The Internet, at present is in a Wild Wild West environment. The government is reluctant to impose rules and regulations because it is afraid that it will invite fierce opposition from a vocal minority. So it is waiting for a new normal to be established by companies like Google and Facebook, who happily go about in their slash-and-burn campaigning style of breaching privacy as the new reality. When the time comes for the government to act, it will argue that since Google and Facebook are able know everything about their customers, why is it so wrong for the government to know everything about its citizens? I hope that this ominous event would not come to pass. The madness of some Internet players needs to be doused with a reasonable dose of sanity so that the Internet would be a safe ground to work and play.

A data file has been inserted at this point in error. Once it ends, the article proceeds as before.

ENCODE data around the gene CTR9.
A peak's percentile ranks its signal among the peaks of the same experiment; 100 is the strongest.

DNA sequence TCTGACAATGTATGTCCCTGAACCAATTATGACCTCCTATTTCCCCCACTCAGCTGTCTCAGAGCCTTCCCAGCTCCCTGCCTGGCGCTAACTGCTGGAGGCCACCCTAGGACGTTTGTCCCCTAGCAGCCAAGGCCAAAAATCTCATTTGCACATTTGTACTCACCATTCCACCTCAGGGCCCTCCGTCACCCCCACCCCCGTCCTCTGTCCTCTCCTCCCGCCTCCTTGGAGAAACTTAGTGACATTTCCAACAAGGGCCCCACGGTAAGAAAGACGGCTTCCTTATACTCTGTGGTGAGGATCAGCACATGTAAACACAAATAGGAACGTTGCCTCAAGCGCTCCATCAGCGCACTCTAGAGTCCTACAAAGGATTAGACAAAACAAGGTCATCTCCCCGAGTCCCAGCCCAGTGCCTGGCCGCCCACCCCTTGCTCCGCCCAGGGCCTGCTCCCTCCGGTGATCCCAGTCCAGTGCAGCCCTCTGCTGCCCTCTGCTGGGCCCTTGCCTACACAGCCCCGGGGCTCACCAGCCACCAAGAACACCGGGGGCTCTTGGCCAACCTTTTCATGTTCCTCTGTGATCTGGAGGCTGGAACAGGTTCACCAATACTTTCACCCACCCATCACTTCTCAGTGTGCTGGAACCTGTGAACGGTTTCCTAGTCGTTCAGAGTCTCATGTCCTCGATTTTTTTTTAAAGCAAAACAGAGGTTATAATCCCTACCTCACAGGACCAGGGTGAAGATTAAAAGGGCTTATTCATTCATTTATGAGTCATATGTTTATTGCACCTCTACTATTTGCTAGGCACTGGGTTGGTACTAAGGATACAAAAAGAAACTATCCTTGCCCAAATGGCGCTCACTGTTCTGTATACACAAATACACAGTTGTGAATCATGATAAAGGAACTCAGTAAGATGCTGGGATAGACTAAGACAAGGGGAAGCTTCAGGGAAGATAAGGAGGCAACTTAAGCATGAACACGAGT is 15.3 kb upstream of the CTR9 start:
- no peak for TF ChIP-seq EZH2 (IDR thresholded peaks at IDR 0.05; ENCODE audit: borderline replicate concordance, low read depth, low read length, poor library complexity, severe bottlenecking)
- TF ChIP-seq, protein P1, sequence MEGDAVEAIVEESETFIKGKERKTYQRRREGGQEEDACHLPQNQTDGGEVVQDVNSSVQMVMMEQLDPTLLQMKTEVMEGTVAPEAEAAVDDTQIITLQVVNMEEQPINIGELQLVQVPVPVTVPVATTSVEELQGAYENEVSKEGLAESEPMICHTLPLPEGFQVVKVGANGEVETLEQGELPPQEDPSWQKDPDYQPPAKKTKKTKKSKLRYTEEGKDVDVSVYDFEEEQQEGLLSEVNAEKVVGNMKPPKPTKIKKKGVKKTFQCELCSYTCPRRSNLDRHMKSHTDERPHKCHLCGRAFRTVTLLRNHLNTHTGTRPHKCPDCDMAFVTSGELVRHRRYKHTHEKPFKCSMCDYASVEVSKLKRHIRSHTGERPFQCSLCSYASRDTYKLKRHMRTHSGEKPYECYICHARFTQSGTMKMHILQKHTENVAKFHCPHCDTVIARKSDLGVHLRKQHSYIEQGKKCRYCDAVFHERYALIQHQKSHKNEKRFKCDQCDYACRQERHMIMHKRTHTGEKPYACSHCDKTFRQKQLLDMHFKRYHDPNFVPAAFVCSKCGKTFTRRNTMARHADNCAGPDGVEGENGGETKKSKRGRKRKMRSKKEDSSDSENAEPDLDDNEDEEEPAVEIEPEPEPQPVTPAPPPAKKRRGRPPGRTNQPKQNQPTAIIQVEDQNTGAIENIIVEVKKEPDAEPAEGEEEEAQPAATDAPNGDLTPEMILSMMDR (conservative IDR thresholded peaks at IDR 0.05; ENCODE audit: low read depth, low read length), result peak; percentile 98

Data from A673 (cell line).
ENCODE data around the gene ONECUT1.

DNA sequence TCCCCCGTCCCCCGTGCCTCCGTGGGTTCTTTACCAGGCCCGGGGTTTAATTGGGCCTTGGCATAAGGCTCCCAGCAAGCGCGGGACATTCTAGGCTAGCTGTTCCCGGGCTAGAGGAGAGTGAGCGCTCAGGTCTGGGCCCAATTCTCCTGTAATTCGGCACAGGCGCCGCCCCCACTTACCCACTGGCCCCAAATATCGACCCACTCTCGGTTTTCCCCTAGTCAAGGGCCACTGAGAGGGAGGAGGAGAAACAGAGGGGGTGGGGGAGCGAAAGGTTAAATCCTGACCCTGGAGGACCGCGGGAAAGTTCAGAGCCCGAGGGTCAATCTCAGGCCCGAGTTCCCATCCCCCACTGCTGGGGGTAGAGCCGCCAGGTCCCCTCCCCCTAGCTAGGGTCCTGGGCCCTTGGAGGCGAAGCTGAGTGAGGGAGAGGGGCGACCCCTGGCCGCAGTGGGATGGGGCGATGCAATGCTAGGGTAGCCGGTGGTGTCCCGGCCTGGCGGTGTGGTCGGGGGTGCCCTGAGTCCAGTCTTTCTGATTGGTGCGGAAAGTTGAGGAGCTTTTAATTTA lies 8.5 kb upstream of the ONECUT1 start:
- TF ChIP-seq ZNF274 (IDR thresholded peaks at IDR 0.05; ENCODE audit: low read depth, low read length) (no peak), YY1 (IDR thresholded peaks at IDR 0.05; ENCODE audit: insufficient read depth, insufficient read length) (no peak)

1. “The Internet, at present is in a Wild Wild West environment. The government is reluctant to impose rules and regulations because it is afraid that it will invite fierce opposition from a vocal minority.”

      The people who are opposed to government regulation of the Internet are hardly a “vocal minority, they are a vast majority of the users and the public. Did you fall asleep during the SOPA debates?

      1. Apple will never license it’s code its a stolen product, you just can’t ask for forgiveness after stealing the basic core design that Apple had developed and expect to keep using it. no matter how popular it is.

        Now wouldn’t it be something if Apple took over Android, what other options other then gutting and killing the project would make it viable to keep all those who bought into the cloned stolen Apple base code.